Jealousy vs Envy And How To Deal With Each

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Do you know the difference between jealousy and envy? If not, keep reading to learn how to recognize the signs of these two emotions and what to do about them so they don’t ruin the relationship you have with your significant other, friends, and/or family.


First Things First: The Difference

The words “jealous” and “envious” are often used interchangeably, but they shouldn’t be — they mean quite different things. According to dictionary.com, jealousy is defined as “feeling resentment towards someone because of that person’s rivalry, success or advantages…[and also] characterized by suspicious fears.” Envy, on the other hand, is defined as “a feeling of discontent or covetousness with regard to another’s advantages, success, possessions, etc.”

At first glance, the definitions do not seem all that different; however, when you look at each feeling in context, you will soon realize that these emotions carry very different weights. In simple terms, envy can always be thought of as a negative emotion. If you envy a person based on their success, material possessions, their character, etc., there’s no room for positive emotion to come through.

If, however, you are jealous of someone or something, that jealousy can very often be negative, but it can also be positive as well. For example, you can be jealous of a friend’s work promotion, but those jealous feelings are often accompanied by happiness and excitement for your friend. In this way, it’s apparent that jealousy and envy are two entirely different emotions.

How to Deal

If you are finding it hard to set aside your feelings of jealousy or envy toward another person, you need to step back and look at the situation. These emotions are not healthy, and when left unchecked can seriously spiral into unhealthy consequences.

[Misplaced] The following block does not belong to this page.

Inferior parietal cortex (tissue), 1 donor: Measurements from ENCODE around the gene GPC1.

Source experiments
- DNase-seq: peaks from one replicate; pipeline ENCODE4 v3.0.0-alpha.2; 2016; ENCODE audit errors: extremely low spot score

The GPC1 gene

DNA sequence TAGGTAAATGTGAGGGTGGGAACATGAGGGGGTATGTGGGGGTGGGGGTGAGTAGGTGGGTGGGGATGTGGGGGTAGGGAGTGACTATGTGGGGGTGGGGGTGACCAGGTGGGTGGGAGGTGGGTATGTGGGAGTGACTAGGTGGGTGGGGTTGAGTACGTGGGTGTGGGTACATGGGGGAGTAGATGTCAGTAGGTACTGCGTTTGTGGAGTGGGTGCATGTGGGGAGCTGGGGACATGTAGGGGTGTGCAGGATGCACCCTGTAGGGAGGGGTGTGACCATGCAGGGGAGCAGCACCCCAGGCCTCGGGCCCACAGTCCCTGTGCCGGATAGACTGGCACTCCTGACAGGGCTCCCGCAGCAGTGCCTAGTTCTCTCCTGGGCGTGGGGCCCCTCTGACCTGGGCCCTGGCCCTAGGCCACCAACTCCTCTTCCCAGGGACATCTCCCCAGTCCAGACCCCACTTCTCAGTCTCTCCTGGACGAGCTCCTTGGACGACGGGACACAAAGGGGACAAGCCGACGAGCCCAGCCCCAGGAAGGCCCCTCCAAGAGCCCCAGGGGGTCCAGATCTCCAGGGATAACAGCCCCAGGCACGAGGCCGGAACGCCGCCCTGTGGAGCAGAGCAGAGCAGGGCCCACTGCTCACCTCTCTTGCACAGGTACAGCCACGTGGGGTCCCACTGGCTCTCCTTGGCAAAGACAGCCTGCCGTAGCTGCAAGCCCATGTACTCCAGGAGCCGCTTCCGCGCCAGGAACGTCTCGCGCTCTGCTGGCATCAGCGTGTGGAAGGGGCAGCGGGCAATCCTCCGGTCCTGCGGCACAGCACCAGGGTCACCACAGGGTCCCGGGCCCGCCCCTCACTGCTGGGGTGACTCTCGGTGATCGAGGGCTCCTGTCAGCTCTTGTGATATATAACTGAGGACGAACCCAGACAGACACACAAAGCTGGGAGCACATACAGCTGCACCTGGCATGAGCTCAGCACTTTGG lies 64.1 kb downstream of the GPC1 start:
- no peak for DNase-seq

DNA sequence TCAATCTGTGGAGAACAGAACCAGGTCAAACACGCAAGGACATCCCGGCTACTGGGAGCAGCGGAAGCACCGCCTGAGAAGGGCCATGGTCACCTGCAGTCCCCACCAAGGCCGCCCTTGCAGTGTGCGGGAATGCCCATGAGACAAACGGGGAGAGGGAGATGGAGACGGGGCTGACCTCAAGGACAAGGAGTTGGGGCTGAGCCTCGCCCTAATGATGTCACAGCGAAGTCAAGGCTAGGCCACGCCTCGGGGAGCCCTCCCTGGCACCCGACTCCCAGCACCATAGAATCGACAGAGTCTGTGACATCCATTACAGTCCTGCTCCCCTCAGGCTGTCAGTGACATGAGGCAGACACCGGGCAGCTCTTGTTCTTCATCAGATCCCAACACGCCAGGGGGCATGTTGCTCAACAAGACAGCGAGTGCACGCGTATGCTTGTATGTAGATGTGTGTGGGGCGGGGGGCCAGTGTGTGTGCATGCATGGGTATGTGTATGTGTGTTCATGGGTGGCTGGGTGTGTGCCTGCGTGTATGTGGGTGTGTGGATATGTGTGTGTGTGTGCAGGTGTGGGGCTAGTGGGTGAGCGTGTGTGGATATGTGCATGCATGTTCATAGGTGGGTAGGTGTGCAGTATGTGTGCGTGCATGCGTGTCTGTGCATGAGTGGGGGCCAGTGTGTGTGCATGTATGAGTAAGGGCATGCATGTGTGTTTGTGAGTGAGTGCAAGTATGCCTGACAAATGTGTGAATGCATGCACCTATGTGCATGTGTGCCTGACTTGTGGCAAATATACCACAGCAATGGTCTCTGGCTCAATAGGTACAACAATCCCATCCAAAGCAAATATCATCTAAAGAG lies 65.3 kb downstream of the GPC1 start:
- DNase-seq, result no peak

In order to overcome these feelings, your first step should be to realize you don’t know everything about that person. Maybe you’re jealous of your co-worker’s apparently perfect marriage, or you wish you could drop three dress sizes like your best friend. Whatever the case may be, this seemingly perfect person you are jealous or envious of is not as perfect as you think. She has flaws, regrets, and past failures just like you — and even if she seems put together and perfect right now, that doesn’t mean she has everything going for her 100% of the time.

When you are able to look at the object of your envy in this way, you can start to move past your emotions and realize she isn’t perfect — no one is!

However, in order to truly set aside your feelings, you need to discover where the envy or jealousy is coming from. What makes you jealous or envious of this person? Do whatever you need to in order to discover the reason for your intense emotions: meditate, journal, vent to a friend or relative, or sit quietly and contemplate why you feel the way you do.

Getting to the root cause of these jealous feelings will enable you to remedy the problem by fixing what it is that caused these emotions in the first place!

Finally, try to think about what these typically negative emotions are doing to you and the other person that may or may not be aware of your feelings. Would you really want someone to carry such intense emotions towards you? If you are jealous or envious of another person’s success, use those feelings as a tool for positive change rather than negative. Let those feelings inspire you to be the best person you can be, and don’t worry about what everyone else has accomplished.

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